Showrooming: Big Deal or No Big Deal?
Based on much of the press coverage that showrooming has received, you might consider it just about the biggest competitive issue facing brick and mortar retailers today. You wouldn’t be right. As a new pricing transparency study by RetailWire discovered, the negative effects of showrooming are largely restricted to a small number of retail channels (see yesterday’s discussion on Best Buy) and to the paranoid imagination of others who see overwhelming competitive threats around every corner.
In a RetailWire webinar last week, Dick Seesel, principal, Retailing In Focus and a former executive at Kohl’s, said showrooming was more of potential problem for most retailers than something they are having to deal with now.
"I think it’s really at the start of a potentially mushrooming growth curve," Mr. Seesel said, "and when you think about other smartphone trends — everything from mobile e-commerce to review sites to e-couponing to GPS-based marketing — we’ve seen all of these things escalate so rapidly it really pays for retailers to get in front of them as quickly as possible with a strategy instead of being reactive to them."
Wes Woolbright, national pricing director, Safeway, told attendees of the webinar that showrooming was not a significant issue in the grocery channel as many factors, in addition to price, currently go into consumers’ purchasing decisions.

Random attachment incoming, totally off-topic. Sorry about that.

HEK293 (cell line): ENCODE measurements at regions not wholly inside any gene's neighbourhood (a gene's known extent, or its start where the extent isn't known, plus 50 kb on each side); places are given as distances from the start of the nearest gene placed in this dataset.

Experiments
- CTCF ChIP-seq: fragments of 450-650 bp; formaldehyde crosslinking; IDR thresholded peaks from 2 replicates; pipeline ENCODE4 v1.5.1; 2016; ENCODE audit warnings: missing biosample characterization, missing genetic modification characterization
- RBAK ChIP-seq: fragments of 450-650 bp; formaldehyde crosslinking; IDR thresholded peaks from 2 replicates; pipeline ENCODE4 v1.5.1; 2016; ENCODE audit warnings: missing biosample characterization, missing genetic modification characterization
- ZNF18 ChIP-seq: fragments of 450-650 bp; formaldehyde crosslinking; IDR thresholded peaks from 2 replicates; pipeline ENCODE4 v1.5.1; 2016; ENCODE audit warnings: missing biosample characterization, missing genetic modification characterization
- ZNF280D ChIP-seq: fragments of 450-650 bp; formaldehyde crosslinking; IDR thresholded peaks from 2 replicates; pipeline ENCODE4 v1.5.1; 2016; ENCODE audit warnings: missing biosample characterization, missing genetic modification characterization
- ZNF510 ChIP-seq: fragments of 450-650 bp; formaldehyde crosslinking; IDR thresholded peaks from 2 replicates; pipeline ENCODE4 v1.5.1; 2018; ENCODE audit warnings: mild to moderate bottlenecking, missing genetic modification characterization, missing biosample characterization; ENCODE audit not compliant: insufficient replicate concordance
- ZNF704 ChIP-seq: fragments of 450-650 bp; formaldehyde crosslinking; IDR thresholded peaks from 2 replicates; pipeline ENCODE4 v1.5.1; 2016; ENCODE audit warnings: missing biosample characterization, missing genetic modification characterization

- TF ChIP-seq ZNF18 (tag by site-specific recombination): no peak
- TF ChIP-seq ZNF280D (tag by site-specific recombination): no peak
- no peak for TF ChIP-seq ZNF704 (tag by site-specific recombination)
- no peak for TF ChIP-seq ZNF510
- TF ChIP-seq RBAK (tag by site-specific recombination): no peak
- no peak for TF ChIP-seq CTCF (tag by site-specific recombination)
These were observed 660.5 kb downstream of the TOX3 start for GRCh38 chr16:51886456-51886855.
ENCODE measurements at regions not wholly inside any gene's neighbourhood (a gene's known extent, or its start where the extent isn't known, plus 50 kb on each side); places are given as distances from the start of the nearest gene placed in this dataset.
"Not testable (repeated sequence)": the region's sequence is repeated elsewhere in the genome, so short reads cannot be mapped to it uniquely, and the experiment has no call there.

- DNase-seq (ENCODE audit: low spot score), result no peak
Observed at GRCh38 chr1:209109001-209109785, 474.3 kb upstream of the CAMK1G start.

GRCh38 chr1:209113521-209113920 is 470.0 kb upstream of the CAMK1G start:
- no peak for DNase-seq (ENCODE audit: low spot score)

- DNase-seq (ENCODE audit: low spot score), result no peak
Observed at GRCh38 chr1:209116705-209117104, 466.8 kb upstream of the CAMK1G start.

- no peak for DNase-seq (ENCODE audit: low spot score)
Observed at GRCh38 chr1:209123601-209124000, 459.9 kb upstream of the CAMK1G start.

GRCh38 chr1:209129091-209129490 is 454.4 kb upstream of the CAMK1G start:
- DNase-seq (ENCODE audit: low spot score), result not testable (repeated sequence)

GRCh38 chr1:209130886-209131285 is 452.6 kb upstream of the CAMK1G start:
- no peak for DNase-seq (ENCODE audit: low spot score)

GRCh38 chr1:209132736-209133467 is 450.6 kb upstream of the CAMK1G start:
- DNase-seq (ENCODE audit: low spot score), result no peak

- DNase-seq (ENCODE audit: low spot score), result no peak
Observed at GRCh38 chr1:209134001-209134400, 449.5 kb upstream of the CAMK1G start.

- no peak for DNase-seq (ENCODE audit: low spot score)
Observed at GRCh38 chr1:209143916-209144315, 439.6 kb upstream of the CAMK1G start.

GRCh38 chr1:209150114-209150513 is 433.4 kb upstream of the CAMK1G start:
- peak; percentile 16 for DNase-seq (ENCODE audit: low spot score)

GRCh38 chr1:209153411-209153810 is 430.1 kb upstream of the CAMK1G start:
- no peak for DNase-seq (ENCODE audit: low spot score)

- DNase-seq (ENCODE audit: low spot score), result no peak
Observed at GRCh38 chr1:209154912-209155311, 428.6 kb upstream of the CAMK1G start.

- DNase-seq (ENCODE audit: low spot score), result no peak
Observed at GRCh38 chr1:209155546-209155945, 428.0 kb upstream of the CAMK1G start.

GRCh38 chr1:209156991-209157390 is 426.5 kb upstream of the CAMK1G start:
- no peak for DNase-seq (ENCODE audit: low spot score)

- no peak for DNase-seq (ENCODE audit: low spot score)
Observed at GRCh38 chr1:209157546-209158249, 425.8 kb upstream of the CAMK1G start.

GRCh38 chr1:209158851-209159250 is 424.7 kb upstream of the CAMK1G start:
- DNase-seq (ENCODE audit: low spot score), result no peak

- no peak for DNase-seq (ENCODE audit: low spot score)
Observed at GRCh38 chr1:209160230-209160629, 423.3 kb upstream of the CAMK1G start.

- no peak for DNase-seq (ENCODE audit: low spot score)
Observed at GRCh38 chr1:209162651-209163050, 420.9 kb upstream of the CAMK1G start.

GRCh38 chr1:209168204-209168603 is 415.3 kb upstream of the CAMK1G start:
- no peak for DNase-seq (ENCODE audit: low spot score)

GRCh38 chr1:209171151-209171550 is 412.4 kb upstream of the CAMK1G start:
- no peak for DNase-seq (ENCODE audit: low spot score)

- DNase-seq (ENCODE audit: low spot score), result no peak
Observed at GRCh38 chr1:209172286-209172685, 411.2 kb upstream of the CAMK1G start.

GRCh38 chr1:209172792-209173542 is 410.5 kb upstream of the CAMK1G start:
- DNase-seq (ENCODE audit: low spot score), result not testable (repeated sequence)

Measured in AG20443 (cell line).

"A dynamic that plays into both the mobile and online space is trust. A brick and mortar environment presents a greater opportunity to get some certainty about the purchase that’s being made," Mr. Woolbright said. "Another dynamic is the ‘element of now.’ If I’m in a store I can pick up the item immediately and get instant gratification."
Retailers who participated in the study, underwritten by IBM, listed price sensitivity on the part of consumers (29 percent) as the pricing practice issue having the greatest effect on their businesses. Intensified discounting/promotional activity (22 percent), pricing transparency/showrooming (22 percent), competitive pressure from online discounters (18 percent) and frequency of price changes (nine percent) followed.
What do you think are the most important pricing related issues facing retailers today? What can retailers do to gain some semblance of control in an environment that is becoming increasingly transparent?